JoshH2018 said...

The ability to call someone a hero hasn't changed but the definition of hero has changed more when regarding a Greek hero versus a modern hero. While modern hero are generally infallible and only make morally questionable choices when forced into a situation, Greek heroes very much believe that if you are a bad person than they can kill you such as when Jason killed every bandit on his way to Athens instead capturing them for trial or jail. This one sided and polarized perspective of the Greek heroes leads to a very different notion of heroism in the classic heroes' stories but despite this I don't think it is enough to completely change how I view/denote heroes and is significant enough to change whether or not I think the Greek heroes are heroes.

Dillon T said...

The classification of a hero is very interesting and there is a very high standard put on heroes in our culture today. For example when a hero makes a mistake in a plot or story line there are many punishments and they are often scorned and kicked out by their friends and they have to fend for themselves. I think that what we think of a hero today is a person who goes against crime and to fight for morals but in the text we do not really see this theme where the heroes are humble or even moral sometimes. I think that our heroes today, if they were in Greek mythology they would be directly opposing these heroes such as Jason, Hercules, and Theseus. I find it interesting that our definition of a hero is definitely a lot more glorified than it is in the text.

Julia Peres said...

All Hero's are guided or punished by the Gods through their journeys, and what I noticed is that most of the heroes did great things by trying to redeem themselves because of terrible things that they have done before, like when the god Apollo told Hercules that he would have to serve Eurystheus, for twelve years, in punishment for all the murders, and as part of his sentence, kill all the 12 labors. And that example can be applied to other heroes myths as well, because most of them had a second chance that guided them to do all the great things that they did.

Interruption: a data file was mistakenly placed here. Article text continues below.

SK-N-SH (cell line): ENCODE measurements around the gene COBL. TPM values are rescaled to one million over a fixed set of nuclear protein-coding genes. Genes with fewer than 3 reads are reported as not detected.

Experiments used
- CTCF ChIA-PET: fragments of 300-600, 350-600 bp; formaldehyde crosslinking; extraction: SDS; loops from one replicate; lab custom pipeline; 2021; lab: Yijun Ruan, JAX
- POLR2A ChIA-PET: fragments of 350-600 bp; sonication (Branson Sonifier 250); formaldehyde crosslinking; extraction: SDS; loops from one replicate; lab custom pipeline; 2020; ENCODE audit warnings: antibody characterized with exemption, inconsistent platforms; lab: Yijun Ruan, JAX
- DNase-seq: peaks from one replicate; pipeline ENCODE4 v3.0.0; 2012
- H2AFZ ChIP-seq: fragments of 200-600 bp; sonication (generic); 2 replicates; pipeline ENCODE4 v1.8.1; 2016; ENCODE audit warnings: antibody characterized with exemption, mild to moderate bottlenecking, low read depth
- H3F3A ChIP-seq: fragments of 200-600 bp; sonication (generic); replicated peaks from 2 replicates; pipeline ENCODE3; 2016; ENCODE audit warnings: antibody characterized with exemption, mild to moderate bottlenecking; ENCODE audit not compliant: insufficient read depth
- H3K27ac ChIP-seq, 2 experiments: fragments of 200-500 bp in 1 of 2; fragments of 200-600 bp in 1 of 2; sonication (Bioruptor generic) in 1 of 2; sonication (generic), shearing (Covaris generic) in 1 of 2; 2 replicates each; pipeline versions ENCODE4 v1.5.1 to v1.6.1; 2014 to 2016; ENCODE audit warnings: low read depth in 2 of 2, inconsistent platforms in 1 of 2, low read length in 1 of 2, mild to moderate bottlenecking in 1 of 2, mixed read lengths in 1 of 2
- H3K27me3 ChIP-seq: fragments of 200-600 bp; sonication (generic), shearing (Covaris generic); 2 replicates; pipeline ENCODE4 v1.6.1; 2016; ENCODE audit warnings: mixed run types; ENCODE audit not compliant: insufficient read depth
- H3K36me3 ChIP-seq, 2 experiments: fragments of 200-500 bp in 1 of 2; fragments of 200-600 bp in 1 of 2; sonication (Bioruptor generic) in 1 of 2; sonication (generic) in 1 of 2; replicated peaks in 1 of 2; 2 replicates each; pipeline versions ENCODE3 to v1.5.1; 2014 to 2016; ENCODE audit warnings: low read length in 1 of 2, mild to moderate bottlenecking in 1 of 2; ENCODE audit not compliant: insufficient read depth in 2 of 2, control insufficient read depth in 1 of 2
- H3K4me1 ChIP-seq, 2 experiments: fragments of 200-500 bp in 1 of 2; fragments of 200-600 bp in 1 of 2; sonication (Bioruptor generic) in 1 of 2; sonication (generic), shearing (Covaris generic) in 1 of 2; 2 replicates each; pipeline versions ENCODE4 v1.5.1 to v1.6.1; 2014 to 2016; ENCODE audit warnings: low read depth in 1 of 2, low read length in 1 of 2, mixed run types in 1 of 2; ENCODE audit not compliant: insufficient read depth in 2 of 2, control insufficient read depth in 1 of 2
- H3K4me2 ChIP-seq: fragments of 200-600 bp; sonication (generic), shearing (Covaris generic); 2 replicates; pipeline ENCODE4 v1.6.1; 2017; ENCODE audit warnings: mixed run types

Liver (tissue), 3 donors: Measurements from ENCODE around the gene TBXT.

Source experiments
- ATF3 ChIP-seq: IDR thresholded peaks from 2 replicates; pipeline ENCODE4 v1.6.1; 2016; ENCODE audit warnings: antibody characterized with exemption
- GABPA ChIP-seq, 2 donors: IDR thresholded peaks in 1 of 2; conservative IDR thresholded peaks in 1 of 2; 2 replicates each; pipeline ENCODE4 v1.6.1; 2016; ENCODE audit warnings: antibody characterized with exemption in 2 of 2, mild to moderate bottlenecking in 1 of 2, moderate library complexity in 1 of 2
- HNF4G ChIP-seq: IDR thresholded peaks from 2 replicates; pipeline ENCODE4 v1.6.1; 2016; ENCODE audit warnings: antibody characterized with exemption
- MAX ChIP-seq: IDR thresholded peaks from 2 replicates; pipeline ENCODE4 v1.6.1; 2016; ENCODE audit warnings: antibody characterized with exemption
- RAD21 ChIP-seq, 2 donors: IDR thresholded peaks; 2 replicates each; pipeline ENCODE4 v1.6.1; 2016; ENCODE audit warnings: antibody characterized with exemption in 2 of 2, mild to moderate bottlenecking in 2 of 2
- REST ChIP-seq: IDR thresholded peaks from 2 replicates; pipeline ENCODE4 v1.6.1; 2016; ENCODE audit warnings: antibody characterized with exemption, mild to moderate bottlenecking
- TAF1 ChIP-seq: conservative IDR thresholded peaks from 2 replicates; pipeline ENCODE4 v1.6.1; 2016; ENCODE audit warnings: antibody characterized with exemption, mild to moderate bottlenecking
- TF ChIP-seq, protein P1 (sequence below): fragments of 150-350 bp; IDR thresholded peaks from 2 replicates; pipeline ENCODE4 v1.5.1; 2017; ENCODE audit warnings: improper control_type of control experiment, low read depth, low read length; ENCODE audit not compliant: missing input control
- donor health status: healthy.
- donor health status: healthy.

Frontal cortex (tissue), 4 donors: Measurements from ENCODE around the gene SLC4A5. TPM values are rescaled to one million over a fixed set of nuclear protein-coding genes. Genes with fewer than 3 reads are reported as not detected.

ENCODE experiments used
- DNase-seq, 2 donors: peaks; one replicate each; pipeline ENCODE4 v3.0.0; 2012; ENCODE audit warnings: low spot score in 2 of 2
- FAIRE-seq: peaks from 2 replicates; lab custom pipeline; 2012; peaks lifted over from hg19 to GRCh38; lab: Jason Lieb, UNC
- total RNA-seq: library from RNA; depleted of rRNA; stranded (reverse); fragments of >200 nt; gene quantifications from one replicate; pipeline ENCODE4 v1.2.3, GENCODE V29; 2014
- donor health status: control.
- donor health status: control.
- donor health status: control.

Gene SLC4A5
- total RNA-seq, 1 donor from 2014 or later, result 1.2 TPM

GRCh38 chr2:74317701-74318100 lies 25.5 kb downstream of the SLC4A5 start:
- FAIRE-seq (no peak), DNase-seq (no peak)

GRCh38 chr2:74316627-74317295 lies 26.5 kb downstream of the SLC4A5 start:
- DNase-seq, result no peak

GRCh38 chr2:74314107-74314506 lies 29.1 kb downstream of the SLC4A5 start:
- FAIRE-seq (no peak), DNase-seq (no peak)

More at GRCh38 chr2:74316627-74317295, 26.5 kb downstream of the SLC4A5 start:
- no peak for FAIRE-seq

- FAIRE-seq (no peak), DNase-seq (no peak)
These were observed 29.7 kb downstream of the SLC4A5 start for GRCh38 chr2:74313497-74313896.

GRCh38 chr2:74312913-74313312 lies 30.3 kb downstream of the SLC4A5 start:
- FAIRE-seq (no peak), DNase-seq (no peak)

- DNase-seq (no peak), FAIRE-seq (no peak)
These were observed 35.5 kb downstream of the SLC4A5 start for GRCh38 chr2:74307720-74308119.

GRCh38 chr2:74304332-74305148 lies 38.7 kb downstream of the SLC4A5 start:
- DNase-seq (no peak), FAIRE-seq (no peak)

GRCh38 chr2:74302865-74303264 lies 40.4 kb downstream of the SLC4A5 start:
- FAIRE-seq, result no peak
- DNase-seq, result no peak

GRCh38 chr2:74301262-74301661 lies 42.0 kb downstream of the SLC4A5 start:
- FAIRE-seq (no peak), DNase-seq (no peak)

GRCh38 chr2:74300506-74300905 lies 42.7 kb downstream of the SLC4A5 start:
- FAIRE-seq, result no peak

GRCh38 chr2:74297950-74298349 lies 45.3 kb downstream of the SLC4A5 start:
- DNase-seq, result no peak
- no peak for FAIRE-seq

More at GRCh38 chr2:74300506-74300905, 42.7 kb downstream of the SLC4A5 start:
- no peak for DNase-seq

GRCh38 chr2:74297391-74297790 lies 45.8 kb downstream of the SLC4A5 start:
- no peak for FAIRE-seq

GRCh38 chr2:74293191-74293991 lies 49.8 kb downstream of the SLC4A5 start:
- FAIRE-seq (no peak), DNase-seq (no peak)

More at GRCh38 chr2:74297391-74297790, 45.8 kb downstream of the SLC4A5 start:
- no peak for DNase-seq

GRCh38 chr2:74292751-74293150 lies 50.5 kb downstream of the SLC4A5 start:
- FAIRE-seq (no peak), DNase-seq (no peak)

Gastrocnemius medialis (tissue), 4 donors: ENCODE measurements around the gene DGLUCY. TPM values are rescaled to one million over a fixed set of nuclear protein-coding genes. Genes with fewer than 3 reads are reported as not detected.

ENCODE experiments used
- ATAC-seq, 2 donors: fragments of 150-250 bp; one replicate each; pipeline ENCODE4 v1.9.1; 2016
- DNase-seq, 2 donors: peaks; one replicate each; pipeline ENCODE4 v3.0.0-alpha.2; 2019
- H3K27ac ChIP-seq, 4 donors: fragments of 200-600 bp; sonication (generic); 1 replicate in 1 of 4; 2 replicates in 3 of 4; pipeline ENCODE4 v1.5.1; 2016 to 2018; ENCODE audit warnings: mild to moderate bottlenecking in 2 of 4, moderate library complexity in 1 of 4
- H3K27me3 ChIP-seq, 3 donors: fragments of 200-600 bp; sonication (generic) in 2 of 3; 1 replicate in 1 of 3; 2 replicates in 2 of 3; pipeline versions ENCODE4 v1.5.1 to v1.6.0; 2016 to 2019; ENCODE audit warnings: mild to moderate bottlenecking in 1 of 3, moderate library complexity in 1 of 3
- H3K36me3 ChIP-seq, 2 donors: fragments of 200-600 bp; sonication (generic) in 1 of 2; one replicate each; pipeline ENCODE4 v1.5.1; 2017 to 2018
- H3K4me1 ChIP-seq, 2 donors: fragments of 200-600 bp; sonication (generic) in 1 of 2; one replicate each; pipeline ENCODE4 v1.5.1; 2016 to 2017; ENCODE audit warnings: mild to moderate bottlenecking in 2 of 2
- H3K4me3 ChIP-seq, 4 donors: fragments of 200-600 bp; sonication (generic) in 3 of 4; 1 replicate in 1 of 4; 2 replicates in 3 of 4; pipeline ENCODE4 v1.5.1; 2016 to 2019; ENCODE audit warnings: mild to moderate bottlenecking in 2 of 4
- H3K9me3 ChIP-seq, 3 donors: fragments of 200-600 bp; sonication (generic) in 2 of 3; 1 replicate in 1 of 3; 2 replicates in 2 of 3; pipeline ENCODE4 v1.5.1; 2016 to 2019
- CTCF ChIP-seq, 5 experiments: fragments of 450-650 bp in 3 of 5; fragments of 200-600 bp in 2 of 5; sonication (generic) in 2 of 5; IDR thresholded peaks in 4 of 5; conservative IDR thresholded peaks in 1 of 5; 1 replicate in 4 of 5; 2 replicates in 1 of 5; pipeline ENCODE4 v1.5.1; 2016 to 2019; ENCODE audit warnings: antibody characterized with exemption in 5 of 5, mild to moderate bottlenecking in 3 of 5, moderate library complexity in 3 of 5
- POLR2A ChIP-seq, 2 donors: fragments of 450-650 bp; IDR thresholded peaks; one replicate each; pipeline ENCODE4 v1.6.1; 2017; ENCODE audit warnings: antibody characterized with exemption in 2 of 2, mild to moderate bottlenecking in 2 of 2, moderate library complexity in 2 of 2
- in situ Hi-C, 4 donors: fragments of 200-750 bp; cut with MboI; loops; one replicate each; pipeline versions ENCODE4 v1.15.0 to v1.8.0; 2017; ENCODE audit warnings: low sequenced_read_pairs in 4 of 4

Abby G said...

Our socratic discussion regarding several of the famous greek heroes has caused me to notice patterns within heroic personalities: excessive pride, ability to make quick decisions, and independance. Each of these traits are key to bringing these warriors through dangerous situations and battles. However, something not portrayed within today’s stories (such as Disney’s Hercules and Percy Jackson) is that heroes are often very flawed. These flaws are what make them human, setting them apart from the divinities that shape the world around them. Although their flaws are often extreme and very upsetting, it shows the difficulties of navigating a dangerous world within a normal human body and mind, often being played by the gods. These flaws also made these heroes relatable to the ancient greeks and made such amazing goals as navigating treacherous new lands seem somewhat more achievable to even the most normal peasants. Due to reading the real stories of each of these heroes, I think differently about the labeling of a hero or heroine- I understand now that these people that so many look up to are never perfect.

devonm67 said...

The main idea is the pursuit of the hero's home and willingly or not the hero is put to a test to prove themselves. They tend to lose family members at either their own hand by another's force or by another causing the hero’s families to be harmed or killed. But in the end there’s a happy ending for their suffering.
The writer seems to assume that the hero can only be helped by the divine to succeed and without the gods the human/demi god would never win or have a happy ending without them either causing harm to the hero or helping the hero. We as the readers tend to assume a happy ending will come to the hero and that no matter what the hero deals with we assume that they will overcome and win no matter what.
The conclusions is that no matter what suffering one faces the ending of the pain is the best ending you can have because it makes everything worth it. Whether it’s was for redemption or for love, or pride the pain that everything you face causes you, every scar, anything you lose is made up with the ending of your story. It gives you hope ev en if it’s not true for the world we live in now.
Almost all these story say about humans is that we have somethings better than the gods ever will because we have mortality where they do not, our suffering is ponent compared to theirs because what we have it a grave waiting for us at the end of the line and they can just fly off to heaven or use their powers to destroy whatever harms them. With that we are better than them, our suffering makes human and who we deal with that pain is what makes humanity so complexes.
If I was a hero I’d be an awful hero, if I killed my wife and kids like hercules I’d just curl up and die because I would assume I love her alot and I wouldn’t be able to take it. If I was odysseus I’d just leave the cyclope if i can or not scream my name aloud after escaping on the poor things fathers control, since I’m pretty sure my men would be loyal enough to know that I planned it and back me up if that was so important to me. With Jason I don’t think I’d be as stupid as him when handling Maeda and not make up promises that I can’t keep or won’t because she’s magic wendling women. Who you know can and will kill you if you hurt her in anyway. If I were Theseus I’d take the boat or if I went with the same path till I ended up with sadness and curl up in a ball.